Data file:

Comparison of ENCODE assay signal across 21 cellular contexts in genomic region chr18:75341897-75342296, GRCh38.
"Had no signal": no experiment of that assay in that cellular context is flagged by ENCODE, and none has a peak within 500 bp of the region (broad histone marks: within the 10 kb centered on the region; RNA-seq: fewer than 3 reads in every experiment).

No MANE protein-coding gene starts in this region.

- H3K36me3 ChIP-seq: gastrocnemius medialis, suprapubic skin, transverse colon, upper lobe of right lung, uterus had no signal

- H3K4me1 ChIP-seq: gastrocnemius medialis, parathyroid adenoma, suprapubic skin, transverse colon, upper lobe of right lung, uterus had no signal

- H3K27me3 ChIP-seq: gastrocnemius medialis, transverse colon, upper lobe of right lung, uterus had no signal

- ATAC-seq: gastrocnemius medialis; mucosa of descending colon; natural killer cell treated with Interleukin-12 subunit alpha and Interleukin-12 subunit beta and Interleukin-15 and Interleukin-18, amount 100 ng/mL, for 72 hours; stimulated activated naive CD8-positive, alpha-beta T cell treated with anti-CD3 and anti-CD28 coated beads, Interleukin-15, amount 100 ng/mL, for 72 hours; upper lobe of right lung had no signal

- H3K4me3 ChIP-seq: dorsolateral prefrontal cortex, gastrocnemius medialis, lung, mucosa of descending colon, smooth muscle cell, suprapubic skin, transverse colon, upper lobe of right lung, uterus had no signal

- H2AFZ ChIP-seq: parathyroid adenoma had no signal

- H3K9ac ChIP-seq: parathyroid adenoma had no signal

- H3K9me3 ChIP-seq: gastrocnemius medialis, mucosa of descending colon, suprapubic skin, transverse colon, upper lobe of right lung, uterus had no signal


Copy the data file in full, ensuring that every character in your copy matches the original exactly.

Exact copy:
Comparison of ENCODE assay signal across 21 cellular contexts in genomic region chr18:75341897-75342296, GRCh38.
"Had no signal": no experiment of that assay in that cellular context is flagged by ENCODE, and none has a peak within 500 bp of the region (broad histone marks: within the 10 kb centered on the region; RNA-seq: fewer than 3 reads in every experiment).

No MANE protein-coding gene starts in this region.

- H3K36me3 ChIP-seq: gastrocnemius medialis, suprapubic skin, transverse colon, upper lobe of right lung, uterus had no signal

- H3K4me1 ChIP-seq: gastrocnemius medialis, parathyroid adenoma, suprapubic skin, transverse colon, upper lobe of right lung, uterus had no signal

- H3K27me3 ChIP-seq: gastrocnemius medialis, transverse colon, upper lobe of right lung, uterus had no signal

- ATAC-seq: gastrocnemius medialis; mucosa of descending colon; natural killer cell treated with Interleukin-12 subunit alpha and Interleukin-12 subunit beta and Interleukin-15 and Interleukin-18, amount 100 ng/mL, for 72 hours; stimulated activated naive CD8-positive, alpha-beta T cell treated with anti-CD3 and anti-CD28 coated beads, Interleukin-15, amount 100 ng/mL, for 72 hours; upper lobe of right lung had no signal

- H3K4me3 ChIP-seq: dorsolateral prefrontal cortex, gastrocnemius medialis, lung, mucosa of descending colon, smooth muscle cell, suprapubic skin, transverse colon, upper lobe of right lung, uterus had no signal

- H2AFZ ChIP-seq: parathyroid adenoma had no signal

- H3K9ac ChIP-seq: parathyroid adenoma had no signal

- H3K9me3 ChIP-seq: gastrocnemius medialis, mucosa of descending colon, suprapubic skin, transverse colon, upper lobe of right lung, uterus had no signal